I guess the problem I have is the “one size fits all”. Just because you have large areolas doesn’t mean you will have sore nipples, just because you have small breast doesn’t mean you won’t make enough milk, just becase it all “looks” right doesn’t mean you will not have a problem. Same when it come to pregnancy, labor and anything medical. We don’t all fit into molds, we are not the same, our bodies all work differently. :)

          • Ahhh… I see. We’re talking about two different things here.

            Large areolas aren’t a cause for concern. Like I stated below, they can kind of be a blessing, because if a baby gets all the areola and some of the breast tissue into his/her mouth it HURTS, because breast tissue isn’t as supple as areola tissue is. I’m really sorry that that dumb nurse was trying to get the whole thing in your baby’s mouth :( It’s just common sense that not all women have to worry about that, just make sure latch is comfortable and baby has *enough* areola to prevent sore nipples and be efficient at emptying the breast. That’s usually about 1.5 inches, NOT the whole thing when mom has a 3-5 inch diameter areola.

            Women with large NIPPLES (regardless of their areola size) can have more problems with sore nipples than women with average or small sized nipples. It’s because babies mouths are small and larger nipples are more likely to hit their hard pallet than smaller ones. It’s not the end of the nursing relationship, it just means mom has to be extra careful with latch until baby grows into it :)

      • I see what you mean. But they wouldn’t have to put that in there if larger nipples didn’t tend to cause soreness. It’s not a huge hurdle for sure, but some mothers and babies have a harder time because of larger nipples. And yes, I’m 100% on that.

    • Let’s go with You’re obviously NOT a lactation expert, because you don’t know the differnce between a nipple and an aerola. Aerolas the size of saucers I can buy. Nipples the size of saucers – I don’t think so! And as I have said before, baby doesn’t care where the color changes!

      • The baby doesn’t care, but I do. Areola tissue is different. It’s stretchy and has different nerve endings in it. Have you ever had a baby latch on cockeyed and get part of your regular breast tissue? OUCH.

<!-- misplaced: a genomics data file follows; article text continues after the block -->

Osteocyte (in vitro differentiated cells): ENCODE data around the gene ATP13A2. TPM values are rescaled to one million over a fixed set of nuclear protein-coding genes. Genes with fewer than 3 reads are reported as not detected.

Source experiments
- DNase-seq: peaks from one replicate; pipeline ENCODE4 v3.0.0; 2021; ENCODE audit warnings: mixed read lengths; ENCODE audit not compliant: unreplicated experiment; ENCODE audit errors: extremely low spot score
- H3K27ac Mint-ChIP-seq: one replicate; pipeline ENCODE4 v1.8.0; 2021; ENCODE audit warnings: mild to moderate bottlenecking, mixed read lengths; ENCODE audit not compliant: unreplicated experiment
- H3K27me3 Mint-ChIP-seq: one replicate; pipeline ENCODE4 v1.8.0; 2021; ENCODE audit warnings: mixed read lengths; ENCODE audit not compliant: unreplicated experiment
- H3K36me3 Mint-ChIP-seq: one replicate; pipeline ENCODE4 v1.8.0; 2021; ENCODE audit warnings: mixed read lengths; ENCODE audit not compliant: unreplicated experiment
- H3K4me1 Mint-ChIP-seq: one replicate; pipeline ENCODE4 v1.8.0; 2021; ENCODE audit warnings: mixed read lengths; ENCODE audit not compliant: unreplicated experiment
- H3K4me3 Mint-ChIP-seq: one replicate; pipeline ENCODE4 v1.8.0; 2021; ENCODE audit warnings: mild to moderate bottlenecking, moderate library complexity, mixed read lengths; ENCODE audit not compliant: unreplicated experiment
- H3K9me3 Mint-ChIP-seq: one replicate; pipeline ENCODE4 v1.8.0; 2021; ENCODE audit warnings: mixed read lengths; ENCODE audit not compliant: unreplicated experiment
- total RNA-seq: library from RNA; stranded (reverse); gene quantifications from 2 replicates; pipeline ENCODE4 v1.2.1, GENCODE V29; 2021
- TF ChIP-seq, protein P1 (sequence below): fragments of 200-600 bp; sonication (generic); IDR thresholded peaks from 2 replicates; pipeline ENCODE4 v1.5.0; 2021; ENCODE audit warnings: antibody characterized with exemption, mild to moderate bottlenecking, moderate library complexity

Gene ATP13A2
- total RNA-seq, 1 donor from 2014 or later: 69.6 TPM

Large areolas = good for breastfeeding. Large nipples are also good for breastfeeding, but smaller ones tend to cause fewer soreness issues. That’s all I was sayin’ :)

  5. As others have said, commenting on my nipple size is not appropriate, especially right now.

    The whole “like giant saucers” thing is where it was taken to another level.

    I’m not here to pose for a centerfold. looking nice is irrelevant.

  6. a)Not really the time. b)Most women wouldn’t take that as a complement. c)I think she means areola not nipple. d)Thank you for being positive about breastfeeding!

    • Yeah, if I had been told this I would have been all distracted being the anatomy police.

      “That’s my areola, you nitwit!”

      Then I would feel embarrassed from the time in middle school when a guy friend of mine told me that the only sexy breasts are the ones with areolas the size of dimes (no, I had not flashed him). So I’m actually very sensitive about mine, which are the size of CDs when I’m pregnant. And when I’m embarrassed my labors slow down.

      So, do us a favor, nurses of the world, and don’t comment on our bodies during labor. You don’t know what our triggers are.

      • This is so true. I had a nurse that complimented my complexion (referencing me in the third person) while I was doped up on Nubain, feeling nauseous and paralyzed. I found it so disconcerting and it made me feel even more vulnerable than I already was.

  7. Great. I have saucers for nipples. Let’s all have tea after this! In the meantime, shut the hell up and give me some labor support!

  8. okay…..seriously what was the L&D nurse thinking saying this to her

  9. This reads like bad adolescent love poetry. “Your nipples are great! Like saucers! Your eyes are like the moon! In June!…” Just what every mother deep in the throes of Labourland wants to be distracted by. While you’re at it, do you have any important papers for me to sign?

    Roses are red,
    peppermint is green;
    a stupid non sequitur
    shouldn’t be heard or seen…

    Oh, and I’m a flat as pancakes AA/A when not pregnant or lactating, with tiny aereolae and nipples to match, and I’m a human dairy. My babies have all found their food source and latched on without any problem. Size is irrelevant.